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Summer internships are out there, but maybe not where students want to go most

New York City seems to be the locale of choice for internships among this year’s juniors in the School of Communication and Multimedia Studies, according to an informal survey.

The survey, conducted primarily with students in Fred Fejes’ Multimedia Theory class, asked students to indicate a simple preference for either New York City or Washington, D.C. Not one of the eight students who responded chose Washington.

The findings beg the question, “Why?”

If the primary objective of an internship is to learn valuable skills that will help the student in his or her future career, Washington offers superior options. While postings can vary from week-to-week, two of the more popular internship sites on the Internet showed that almost two-thirds of the media internships are in the nation’s capital.

Only a few exist in New York City, and those positions focus on interns for research positions. The Washington positions offered a wider range of options.

But what if experience is not the first objective? It would seem that the allure of a summer in the Big Apple is a big motivator, and the survey allowed for this by deliberately eliminating the one barrier faced by most students. Respondents were told to assume that money would be no object in their decision.

The hard truth is that only a very small percentage of internships offer any compensation, and most of those are in Washington, D.C., or here in South Florida.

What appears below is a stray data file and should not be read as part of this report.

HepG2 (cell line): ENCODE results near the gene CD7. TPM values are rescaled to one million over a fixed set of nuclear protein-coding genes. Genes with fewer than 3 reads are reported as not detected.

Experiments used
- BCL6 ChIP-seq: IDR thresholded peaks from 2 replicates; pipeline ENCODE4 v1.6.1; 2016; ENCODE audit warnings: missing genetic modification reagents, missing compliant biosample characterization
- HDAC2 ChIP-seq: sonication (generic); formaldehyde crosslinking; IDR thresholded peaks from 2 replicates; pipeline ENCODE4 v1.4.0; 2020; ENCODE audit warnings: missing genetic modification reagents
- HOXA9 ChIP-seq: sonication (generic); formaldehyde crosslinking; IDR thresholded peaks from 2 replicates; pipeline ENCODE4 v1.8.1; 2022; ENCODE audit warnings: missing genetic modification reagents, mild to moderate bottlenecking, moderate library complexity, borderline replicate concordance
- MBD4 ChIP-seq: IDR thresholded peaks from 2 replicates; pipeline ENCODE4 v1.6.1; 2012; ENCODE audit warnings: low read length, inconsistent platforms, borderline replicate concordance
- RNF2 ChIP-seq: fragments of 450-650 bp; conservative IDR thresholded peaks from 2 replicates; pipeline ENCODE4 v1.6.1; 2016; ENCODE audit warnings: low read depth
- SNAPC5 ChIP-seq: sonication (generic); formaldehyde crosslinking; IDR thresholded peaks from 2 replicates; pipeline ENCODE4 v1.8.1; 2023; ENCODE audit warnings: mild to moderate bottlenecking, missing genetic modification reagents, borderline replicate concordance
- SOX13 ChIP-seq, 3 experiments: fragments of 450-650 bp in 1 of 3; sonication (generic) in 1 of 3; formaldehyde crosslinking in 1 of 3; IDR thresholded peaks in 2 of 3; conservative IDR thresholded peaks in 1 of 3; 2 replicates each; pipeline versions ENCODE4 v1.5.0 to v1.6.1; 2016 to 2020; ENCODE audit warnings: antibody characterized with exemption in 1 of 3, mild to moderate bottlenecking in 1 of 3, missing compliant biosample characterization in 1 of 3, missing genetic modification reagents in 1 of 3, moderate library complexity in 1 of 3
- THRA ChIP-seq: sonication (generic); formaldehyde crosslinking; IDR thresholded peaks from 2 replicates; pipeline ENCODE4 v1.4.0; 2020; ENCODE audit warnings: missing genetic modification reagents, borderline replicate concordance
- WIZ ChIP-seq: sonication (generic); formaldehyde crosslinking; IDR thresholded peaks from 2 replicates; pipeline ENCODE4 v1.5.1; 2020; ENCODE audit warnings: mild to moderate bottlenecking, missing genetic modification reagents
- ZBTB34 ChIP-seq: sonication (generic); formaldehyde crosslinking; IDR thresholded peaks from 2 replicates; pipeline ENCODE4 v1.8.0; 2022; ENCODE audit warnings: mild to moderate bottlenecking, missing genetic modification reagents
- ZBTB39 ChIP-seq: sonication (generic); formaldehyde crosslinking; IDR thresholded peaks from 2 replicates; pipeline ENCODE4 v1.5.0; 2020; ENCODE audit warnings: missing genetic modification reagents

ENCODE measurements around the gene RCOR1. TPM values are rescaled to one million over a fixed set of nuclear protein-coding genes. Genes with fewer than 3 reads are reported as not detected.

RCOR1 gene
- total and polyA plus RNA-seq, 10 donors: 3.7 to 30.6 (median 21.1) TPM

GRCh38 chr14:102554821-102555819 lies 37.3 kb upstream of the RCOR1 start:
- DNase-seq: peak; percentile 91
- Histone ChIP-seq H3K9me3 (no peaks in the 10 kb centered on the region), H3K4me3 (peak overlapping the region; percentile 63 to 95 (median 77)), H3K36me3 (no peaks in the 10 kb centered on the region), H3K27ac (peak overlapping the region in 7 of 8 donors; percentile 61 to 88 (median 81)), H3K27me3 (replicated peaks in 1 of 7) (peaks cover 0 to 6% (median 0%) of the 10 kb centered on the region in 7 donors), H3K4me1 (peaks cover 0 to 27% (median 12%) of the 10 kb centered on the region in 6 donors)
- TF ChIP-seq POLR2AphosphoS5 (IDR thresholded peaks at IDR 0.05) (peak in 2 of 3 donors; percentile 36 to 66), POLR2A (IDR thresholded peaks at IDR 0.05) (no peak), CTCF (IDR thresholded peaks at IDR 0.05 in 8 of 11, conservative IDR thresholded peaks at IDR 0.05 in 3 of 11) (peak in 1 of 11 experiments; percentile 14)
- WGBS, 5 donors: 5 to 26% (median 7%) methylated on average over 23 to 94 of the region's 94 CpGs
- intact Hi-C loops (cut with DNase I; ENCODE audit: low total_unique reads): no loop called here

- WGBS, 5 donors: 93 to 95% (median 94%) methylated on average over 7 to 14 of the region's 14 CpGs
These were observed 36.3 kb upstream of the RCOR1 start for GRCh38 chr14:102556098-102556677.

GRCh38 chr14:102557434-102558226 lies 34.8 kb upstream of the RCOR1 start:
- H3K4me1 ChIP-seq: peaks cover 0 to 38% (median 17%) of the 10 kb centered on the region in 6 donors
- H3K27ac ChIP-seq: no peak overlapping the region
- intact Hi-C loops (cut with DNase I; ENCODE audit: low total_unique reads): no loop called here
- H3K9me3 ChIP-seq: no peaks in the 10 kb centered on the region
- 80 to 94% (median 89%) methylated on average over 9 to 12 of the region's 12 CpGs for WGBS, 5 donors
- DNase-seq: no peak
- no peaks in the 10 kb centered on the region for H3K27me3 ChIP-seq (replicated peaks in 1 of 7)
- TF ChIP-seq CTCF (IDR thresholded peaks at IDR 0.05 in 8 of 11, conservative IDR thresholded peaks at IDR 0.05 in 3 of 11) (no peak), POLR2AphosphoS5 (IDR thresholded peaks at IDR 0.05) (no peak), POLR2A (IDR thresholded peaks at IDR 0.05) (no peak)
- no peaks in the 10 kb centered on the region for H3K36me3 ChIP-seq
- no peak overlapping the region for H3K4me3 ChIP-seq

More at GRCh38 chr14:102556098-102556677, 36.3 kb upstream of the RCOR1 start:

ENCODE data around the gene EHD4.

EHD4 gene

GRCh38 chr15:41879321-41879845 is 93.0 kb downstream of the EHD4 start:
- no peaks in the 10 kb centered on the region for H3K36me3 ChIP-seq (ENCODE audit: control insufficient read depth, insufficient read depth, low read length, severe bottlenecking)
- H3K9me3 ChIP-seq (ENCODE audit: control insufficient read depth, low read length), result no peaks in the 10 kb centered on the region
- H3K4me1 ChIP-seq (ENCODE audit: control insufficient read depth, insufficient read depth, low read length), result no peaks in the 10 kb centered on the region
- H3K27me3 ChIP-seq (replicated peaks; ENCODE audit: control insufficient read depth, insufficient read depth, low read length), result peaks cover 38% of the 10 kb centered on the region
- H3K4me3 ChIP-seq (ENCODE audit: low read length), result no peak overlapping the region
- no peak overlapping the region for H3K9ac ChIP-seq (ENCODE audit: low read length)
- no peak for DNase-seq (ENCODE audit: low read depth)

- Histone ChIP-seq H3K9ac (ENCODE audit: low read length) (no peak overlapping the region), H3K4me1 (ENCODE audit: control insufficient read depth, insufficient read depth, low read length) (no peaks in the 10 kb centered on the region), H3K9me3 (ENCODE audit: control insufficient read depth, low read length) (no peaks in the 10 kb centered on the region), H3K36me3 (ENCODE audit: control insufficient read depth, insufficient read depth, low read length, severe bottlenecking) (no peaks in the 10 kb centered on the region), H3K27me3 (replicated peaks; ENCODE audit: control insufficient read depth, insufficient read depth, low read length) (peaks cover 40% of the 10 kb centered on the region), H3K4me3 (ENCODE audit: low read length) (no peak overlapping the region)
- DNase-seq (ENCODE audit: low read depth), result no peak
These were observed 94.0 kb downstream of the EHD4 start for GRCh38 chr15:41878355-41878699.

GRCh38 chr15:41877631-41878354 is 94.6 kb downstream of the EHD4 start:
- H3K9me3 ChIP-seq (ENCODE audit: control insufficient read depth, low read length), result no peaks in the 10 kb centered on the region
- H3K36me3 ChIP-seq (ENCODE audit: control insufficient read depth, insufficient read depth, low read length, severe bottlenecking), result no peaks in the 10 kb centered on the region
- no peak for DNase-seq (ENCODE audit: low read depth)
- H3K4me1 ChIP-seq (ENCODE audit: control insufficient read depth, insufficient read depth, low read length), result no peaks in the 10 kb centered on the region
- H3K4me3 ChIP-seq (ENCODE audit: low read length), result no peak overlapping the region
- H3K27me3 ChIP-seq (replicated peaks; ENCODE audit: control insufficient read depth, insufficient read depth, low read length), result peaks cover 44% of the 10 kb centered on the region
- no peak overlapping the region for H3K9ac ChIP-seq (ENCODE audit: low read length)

“I would say only about 5 percent of internships are a paid position,” said Eric Freedman, associate director of the School of Communication and Multimedia Studies. He oversees Florida Atlantic University’s internships for media students.

The findings from the classroom survey indicated that four of the eight students would find it difficult to support themselves if they took an unpaid internship. In spite of that, those four students still had firm plans to take on a media-related internship and seek the three credits for doing it, even if it meant living through the summer on student loans or savings.

And as long as students are prepared to take on an assignment in places other than New York City or Washington, they stand a good chance of being placed.

“I can handle 15 to 20 interns at a time, but right now I’ve only got eight positions filled,” Freedman said.

He said he was confident that he could find placements for another dozen students this summer, and deadlines did not seem to be a problem. He indicated that as long as there are slots open at the end of April, he still would be able to place students in summer internships on short notice.



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